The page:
This section contains 5,085 words
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Critical Essay by Frank G. Novak, Jr.
SOURCE: "The Dialectics of Debasement in The Magus," in Modern Fiction Studies, Vol. 31, No. 1, Spring, 1985, pp. 71-82.
In the following essay, Novak analyzes the "disturbing" aspects of The Magus and the novel's cultural significance.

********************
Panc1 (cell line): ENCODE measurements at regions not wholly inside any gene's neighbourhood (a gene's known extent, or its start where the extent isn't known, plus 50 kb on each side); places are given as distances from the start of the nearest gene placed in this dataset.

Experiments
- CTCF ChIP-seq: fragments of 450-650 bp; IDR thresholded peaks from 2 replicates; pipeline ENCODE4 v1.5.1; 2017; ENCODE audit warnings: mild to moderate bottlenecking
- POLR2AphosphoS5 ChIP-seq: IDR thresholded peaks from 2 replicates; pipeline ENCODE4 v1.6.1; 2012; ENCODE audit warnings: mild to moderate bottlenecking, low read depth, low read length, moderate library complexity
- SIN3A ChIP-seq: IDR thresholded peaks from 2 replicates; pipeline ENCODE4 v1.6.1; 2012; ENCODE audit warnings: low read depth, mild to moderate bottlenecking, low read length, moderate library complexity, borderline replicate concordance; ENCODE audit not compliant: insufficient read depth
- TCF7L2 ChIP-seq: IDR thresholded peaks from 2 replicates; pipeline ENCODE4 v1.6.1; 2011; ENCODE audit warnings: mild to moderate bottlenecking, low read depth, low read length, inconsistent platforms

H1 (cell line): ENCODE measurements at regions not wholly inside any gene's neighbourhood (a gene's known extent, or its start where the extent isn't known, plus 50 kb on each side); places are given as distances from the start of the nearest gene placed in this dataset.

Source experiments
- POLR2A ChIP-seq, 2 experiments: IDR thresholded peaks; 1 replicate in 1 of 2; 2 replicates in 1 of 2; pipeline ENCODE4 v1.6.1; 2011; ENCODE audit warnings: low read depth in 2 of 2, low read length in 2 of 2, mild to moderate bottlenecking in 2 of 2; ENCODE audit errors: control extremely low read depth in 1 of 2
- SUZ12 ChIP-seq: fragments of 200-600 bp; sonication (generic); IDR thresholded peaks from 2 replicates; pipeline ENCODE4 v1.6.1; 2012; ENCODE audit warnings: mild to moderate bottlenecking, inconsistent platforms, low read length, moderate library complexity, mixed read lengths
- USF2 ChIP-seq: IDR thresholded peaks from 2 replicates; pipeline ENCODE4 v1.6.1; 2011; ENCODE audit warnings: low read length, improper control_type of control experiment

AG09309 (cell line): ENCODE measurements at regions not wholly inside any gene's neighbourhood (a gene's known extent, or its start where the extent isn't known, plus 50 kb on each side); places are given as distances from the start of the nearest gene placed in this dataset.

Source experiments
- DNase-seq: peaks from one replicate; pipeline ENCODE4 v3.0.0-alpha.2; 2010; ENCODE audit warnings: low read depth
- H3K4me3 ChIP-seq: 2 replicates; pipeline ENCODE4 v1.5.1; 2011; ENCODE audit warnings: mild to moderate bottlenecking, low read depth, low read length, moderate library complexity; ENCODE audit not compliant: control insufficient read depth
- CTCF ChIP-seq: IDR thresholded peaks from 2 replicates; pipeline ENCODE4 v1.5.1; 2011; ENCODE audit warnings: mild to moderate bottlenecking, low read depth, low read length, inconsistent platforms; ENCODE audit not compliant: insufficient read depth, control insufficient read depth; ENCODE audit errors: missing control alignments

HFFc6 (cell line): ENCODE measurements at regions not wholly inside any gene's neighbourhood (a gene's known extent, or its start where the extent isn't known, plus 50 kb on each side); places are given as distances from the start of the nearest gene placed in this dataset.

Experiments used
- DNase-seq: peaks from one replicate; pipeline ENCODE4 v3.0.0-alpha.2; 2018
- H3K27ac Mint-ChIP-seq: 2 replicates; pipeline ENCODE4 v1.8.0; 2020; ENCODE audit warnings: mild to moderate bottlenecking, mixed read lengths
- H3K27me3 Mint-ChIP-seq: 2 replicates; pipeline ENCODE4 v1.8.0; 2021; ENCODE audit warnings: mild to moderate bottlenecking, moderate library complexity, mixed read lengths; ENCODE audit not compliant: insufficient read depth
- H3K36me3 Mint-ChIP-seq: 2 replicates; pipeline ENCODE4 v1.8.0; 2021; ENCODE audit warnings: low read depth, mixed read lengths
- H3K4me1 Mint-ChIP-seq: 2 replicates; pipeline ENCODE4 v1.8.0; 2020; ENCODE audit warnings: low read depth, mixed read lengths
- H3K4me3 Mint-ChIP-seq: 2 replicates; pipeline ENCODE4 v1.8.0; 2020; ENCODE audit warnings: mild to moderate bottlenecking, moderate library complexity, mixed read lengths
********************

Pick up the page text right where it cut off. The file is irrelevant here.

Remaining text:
Commentators and readers alike have praised The Magus as a fascinating and powerful novel of great audacity, richness, and intellectual depth. I am sure that many, like myself, have also found it to be an eminently teachable work that rarely fails to intrigue and to challenge those who study it. Yet The Magus profoundly disturbs many college students; it often affects these young readers in unexpected and unsettling ways. Although praising the novel as a compelling and absorbing work, students frequently express an uneasy concern about various problems: the meaning of Nicholas Urfe's bizarre experience, the extent to which he learns and changes, the unresolved ending, the motives and morality of those who conduct the godgame. One detects a sense of desperate urgency as these readers struggle to address such problems and to solve the book's mysteries. At the same time, surprisingly, students resist Fowles's assertion that the individual reader has the right as well as the obligation to decipher the events narrated. They typically view his advice on interpreting The Magus as an evasion, a "cop-out": "Its meaning is whatever reaction it provokes in the reader, and so far as I am concerned there is no given 'right' reaction." Although readily accepting this sort of interpretative principle when studying other literary works, many students, perhaps unaccustomed to experiencing agitation and anxiety as a consequence of reading a literary work, insistently demand an explanation of the book's meaning, a denunciation of the ethics of the godgame, or a scenario of what will transpire after Nicholas and Alison are reunited at the end of the novel.